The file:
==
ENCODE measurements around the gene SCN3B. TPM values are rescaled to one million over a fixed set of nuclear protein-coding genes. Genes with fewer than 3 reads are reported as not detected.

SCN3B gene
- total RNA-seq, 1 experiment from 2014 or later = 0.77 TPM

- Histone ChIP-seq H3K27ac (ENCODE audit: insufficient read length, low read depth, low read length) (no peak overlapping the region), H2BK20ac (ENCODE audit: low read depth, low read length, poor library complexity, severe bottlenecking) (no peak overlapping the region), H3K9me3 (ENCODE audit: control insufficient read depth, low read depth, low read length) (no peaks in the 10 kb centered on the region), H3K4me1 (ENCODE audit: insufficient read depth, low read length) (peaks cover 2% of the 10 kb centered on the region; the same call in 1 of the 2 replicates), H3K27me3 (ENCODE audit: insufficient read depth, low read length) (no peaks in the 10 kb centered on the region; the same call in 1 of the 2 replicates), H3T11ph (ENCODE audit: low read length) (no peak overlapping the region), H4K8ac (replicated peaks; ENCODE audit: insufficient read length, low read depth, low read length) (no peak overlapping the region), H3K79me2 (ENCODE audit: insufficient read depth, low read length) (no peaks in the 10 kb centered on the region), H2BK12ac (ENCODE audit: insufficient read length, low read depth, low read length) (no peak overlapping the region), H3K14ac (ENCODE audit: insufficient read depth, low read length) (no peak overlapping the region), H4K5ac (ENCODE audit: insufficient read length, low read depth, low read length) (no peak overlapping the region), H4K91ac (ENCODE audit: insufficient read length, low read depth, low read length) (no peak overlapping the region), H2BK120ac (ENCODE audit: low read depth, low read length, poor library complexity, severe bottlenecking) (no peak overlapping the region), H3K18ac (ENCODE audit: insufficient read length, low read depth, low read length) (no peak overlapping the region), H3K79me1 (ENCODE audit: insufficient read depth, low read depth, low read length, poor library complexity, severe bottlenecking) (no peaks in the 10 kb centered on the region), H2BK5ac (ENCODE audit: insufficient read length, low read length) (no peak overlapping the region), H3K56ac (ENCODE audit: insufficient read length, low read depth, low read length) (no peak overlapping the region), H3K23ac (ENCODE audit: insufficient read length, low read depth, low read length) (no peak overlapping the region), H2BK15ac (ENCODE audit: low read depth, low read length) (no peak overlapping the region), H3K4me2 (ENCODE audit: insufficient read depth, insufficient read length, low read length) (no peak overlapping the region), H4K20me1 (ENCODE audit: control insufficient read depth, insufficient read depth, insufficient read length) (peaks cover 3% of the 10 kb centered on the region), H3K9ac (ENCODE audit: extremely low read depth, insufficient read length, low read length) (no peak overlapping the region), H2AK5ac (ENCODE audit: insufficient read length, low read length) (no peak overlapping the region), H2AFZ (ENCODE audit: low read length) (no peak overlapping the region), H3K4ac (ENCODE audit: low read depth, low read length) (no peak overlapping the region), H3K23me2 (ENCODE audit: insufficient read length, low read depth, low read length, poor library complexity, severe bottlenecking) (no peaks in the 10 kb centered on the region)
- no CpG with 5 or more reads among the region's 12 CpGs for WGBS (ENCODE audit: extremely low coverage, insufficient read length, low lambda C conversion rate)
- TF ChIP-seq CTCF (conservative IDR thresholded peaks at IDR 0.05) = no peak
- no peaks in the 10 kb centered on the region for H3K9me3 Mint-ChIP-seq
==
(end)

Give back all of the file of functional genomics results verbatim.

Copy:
ENCODE measurements around the gene SCN3B. TPM values are rescaled to one million over a fixed set of nuclear protein-coding genes. Genes with fewer than 3 reads are reported as not detected.

SCN3B gene
- total RNA-seq, 1 experiment from 2014 or later = 0.77 TPM

- Histone ChIP-seq H3K27ac (ENCODE audit: insufficient read length, low read depth, low read length) (no peak overlapping the region), H2BK20ac (ENCODE audit: low read depth, low read length, poor library complexity, severe bottlenecking) (no peak overlapping the region), H3K9me3 (ENCODE audit: control insufficient read depth, low read depth, low read length) (no peaks in the 10 kb centered on the region), H3K4me1 (ENCODE audit: insufficient read depth, low read length) (peaks cover 2% of the 10 kb centered on the region; the same call in 1 of the 2 replicates), H3K27me3 (ENCODE audit: insufficient read depth, low read length) (no peaks in the 10 kb centered on the region; the same call in 1 of the 2 replicates), H3T11ph (ENCODE audit: low read length) (no peak overlapping the region), H4K8ac (replicated peaks; ENCODE audit: insufficient read length, low read depth, low read length) (no peak overlapping the region), H3K79me2 (ENCODE audit: insufficient read depth, low read length) (no peaks in the 10 kb centered on the region), H2BK12ac (ENCODE audit: insufficient read length, low read depth, low read length) (no peak overlapping the region), H3K14ac (ENCODE audit: insufficient read depth, low read length) (no peak overlapping the region), H4K5ac (ENCODE audit: insufficient read length, low read depth, low read length) (no peak overlapping the region), H4K91ac (ENCODE audit: insufficient read length, low read depth, low read length) (no peak overlapping the region), H2BK120ac (ENCODE audit: low read depth, low read length, poor library complexity, severe bottlenecking) (no peak overlapping the region), H3K18ac (ENCODE audit: insufficient read length, low read depth, low read length) (no peak overlapping the region), H3K79me1 (ENCODE audit: insufficient read depth, low read depth, low read length, poor library complexity, severe bottlenecking) (no peaks in the 10 kb centered on the region), H2BK5ac (ENCODE audit: insufficient read length, low read length) (no peak overlapping the region), H3K56ac (ENCODE audit: insufficient read length, low read depth, low read length) (no peak overlapping the region), H3K23ac (ENCODE audit: insufficient read length, low read depth, low read length) (no peak overlapping the region), H2BK15ac (ENCODE audit: low read depth, low read length) (no peak overlapping the region), H3K4me2 (ENCODE audit: insufficient read depth, insufficient read length, low read length) (no peak overlapping the region), H4K20me1 (ENCODE audit: control insufficient read depth, insufficient read depth, insufficient read length) (peaks cover 3% of the 10 kb centered on the region), H3K9ac (ENCODE audit: extremely low read depth, insufficient read length, low read length) (no peak overlapping the region), H2AK5ac (ENCODE audit: insufficient read length, low read length) (no peak overlapping the region), H2AFZ (ENCODE audit: low read length) (no peak overlapping the region), H3K4ac (ENCODE audit: low read depth, low read length) (no peak overlapping the region), H3K23me2 (ENCODE audit: insufficient read length, low read depth, low read length, poor library complexity, severe bottlenecking) (no peaks in the 10 kb centered on the region)
- no CpG with 5 or more reads among the region's 12 CpGs for WGBS (ENCODE audit: extremely low coverage, insufficient read length, low lambda C conversion rate)
- TF ChIP-seq CTCF (conservative IDR thresholded peaks at IDR 0.05) = no peak
- no peaks in the 10 kb centered on the region for H3K9me3 Mint-ChIP-seq